ANIMALS IN SEA HISTORY
The Giant Squid
By Richard King
The first known photograph of a nearly complete specimen of a giant squid was taken in 1873 in the living room of a reverend living in St. John’s, Newfoundland. Those are eight 6-foot-long arms sliding down in the middle (in the photo below), while on each side, draped up and down, are the two tentacles, each 24 feet long. At the top is the squid’s mouth, with its dark parrot-like beak seeming to poke out of the flesh. This photograph is especially cool and significant, not just because it looks like so creepy and alien, but because how big a news story it was at the time, especially to scientists and sailors. Both communities had heard of these animals, and had told and retold stories of questionable believability, but so few had any real proof of what these animals looked or felt like, and how big they actually were.
Beginning in 1871, scattered accounts of giant squids began to return from the sea off the Canadian Maritimes. In November of 1873, most famously, a fisherman with an axe chopped off a 19-foot-long tentacle that reached into his small boat. The tentacle was sold to Moses Harvey, a reverend and author who was also a student of natural history. He wrote later: “I was now the possessor of one of the rarest curiosities in the whole animal kingdom—the veritable tentacle of the hitherto mythical devilfish, about whose existence naturalists had been disputing for centuries. I knew that I held in my hand the key of the great mystery.”
As Harvey was writing a scientific paper about the tentacle and sending it to his local museum in St. John’s, he got word a few weeks later that just to the north, in Logy Bay, four fishermen had hauled up another giant squid in their herring net. In the struggle to kill the enormous invertebrate with their knives, they ended up cutting off most of the animal’s head from the rest of its body. Harvey paid them ten dollars for the carcass, on the condition that they help him cart it back to his house. Here Harvey took this photograph, draping the dead squid over a sponge bath rack, and then invited visitors to come see it.
Reverend Harvey eventually sent the specimen down to New Haven, Connecticut, to a young scientist named A. E. Verrill, who would compile with his artist colleague, James Emerton, the first scientific study and set of illustrations of giant squids that had ever been published anywhere in the world. From these specimens, and others that were sent down from Newfoundland, Verrill and Emerton created the first accurate model of a giant squid, a 40-foot-long plaster structure that was displayed at the International Fisheries Exhibition in London in 1883.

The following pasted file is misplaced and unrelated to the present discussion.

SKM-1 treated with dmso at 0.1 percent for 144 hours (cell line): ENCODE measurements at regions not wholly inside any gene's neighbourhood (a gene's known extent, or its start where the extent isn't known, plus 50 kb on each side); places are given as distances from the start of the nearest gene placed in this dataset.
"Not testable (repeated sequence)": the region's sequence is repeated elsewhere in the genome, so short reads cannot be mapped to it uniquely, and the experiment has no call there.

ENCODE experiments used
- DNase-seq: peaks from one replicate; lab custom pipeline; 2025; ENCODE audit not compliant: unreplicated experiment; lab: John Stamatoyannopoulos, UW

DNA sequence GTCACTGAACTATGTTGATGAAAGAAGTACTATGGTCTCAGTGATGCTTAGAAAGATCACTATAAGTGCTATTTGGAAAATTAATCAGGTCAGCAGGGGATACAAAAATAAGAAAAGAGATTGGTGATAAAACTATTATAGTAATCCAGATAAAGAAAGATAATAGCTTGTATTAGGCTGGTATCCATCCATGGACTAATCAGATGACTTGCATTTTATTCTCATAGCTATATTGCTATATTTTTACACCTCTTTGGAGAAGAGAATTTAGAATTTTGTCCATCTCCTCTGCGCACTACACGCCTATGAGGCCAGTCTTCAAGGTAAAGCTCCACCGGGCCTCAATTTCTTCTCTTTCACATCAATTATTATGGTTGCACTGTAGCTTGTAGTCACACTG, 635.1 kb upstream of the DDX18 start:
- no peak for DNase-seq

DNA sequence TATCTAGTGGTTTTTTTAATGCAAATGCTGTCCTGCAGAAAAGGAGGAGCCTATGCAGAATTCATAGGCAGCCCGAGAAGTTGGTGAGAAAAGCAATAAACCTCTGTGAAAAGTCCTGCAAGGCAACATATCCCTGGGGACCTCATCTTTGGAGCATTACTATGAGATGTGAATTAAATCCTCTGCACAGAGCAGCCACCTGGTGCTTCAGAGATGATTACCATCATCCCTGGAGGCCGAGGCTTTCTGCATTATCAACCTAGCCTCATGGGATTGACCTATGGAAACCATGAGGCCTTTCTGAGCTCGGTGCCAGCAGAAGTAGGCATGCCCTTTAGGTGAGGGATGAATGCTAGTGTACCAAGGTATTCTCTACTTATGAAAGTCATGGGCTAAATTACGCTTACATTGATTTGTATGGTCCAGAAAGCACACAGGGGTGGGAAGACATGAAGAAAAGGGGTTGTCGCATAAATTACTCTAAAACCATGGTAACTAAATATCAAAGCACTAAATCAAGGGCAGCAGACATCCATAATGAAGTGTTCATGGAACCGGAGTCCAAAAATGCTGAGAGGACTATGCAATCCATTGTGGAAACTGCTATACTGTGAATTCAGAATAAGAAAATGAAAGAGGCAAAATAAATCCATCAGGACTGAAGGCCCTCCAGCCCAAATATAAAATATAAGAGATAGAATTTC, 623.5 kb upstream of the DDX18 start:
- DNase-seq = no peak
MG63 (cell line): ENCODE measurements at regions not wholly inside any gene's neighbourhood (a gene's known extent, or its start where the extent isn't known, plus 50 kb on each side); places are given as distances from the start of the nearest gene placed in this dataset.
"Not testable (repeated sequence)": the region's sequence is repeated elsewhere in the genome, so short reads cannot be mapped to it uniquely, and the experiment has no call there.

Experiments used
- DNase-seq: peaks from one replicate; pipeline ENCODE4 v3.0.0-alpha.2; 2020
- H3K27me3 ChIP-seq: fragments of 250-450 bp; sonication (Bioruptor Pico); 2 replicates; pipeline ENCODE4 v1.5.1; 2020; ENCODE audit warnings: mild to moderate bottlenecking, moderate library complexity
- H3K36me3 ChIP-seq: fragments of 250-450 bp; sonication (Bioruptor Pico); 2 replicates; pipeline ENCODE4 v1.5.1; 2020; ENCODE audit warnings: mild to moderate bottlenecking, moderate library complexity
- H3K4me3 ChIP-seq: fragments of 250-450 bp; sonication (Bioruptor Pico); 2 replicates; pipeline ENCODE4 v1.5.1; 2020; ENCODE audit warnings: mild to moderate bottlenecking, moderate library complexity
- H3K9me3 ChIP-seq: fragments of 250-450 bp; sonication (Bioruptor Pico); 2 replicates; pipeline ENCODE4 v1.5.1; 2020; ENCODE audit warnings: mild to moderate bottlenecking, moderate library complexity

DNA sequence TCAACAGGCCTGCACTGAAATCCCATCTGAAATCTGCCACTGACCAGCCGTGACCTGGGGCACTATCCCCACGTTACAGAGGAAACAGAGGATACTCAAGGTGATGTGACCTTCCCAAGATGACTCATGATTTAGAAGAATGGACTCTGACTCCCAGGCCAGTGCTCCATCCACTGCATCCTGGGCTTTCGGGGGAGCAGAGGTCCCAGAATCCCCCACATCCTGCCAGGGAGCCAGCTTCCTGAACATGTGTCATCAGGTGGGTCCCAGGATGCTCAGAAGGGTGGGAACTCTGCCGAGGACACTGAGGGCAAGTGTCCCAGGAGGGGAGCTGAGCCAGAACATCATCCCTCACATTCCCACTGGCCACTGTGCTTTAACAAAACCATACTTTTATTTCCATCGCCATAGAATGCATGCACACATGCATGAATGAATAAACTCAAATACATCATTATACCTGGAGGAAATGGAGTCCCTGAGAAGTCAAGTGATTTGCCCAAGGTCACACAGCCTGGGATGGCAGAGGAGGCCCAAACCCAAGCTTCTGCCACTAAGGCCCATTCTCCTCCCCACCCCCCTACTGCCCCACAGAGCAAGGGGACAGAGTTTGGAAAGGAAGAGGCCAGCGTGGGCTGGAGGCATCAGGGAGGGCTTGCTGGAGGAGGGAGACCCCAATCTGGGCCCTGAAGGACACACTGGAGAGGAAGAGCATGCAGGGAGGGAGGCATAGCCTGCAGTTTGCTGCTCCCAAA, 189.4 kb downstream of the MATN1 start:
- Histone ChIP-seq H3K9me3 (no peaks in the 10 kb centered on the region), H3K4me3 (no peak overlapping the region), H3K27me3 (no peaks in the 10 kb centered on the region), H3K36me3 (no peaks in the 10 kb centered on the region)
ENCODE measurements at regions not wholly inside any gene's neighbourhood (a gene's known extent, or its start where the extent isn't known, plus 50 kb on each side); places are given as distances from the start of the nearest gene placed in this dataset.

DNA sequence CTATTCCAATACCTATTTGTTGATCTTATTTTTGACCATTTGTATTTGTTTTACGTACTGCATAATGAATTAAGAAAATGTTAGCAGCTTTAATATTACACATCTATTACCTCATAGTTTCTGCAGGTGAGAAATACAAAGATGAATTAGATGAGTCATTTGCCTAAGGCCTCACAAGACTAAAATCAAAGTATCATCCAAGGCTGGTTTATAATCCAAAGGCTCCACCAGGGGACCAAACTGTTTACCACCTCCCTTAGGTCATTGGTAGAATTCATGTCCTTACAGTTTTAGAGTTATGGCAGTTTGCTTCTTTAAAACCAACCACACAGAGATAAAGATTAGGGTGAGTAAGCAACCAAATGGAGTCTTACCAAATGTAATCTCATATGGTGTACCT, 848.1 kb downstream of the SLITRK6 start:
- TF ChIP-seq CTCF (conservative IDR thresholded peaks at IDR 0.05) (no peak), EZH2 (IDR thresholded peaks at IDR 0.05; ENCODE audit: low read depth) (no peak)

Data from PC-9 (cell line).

Giant squid are deep-sea animals. In order to survive in the dark, they have eyes as big as soccer balls. They are not known to spend any time at the surface at all—unless they’re dead—at which point they are quickly eaten by sharks and seabirds. Their primary predators are sperm whales, smaller toothed whales, and large fish, such as swordfish and tuna.
By now, there are roughly 50 or so known complete specimens of giant squid in collections around the world, usually stored in formalin or in freezers. These are among some 500 recorded ever, anywhere, found in a range of physical states—just the mantle here, only three arms washed up there—that were once measured and recorded carefully or whose length a biologist, beachcomber, fisherman, or whaleman estimated out in the field. Often giant squid parts were found inside the stomachs of sperm whales or vomited out when the animals were being chased or killed.
Since Reverend Harvey’s photograph, other photos of dead, beached squid have been published on occasion, but it was not until 2004 that a Japanese biologist named Tsunemi Kubodera was able to capture a photograph of a living giant squid—on a baited trip line at nearly 3,000 feet deep. The tentacles of giant squid can get stretched out, but if Harvey’s giant squid were indeed about 32 feet in life, as estimated, this would be about average for adult females, which are larger than males. Current biologists, based on collected parts and growth rates, believe that there are 50-foot, or maybe even 60-foot long giant squids somewhere out there. Needless to say, if you see one, of any length, be sure to snap a photo, as did this diver last year in New Zealand!
Did You Know?
The Age of Sail was said to be the domain of “wooden ships and iron men,” but sailing ships also had boys on their official crew lists.
Today, you have to be 14 years old before you can get a job in most states in the US, but in the Age of Sail both merchant ships and navy vessels signed on boys as young as seven years old as regular members of the crew.
What were these kids doing on board sailing ships?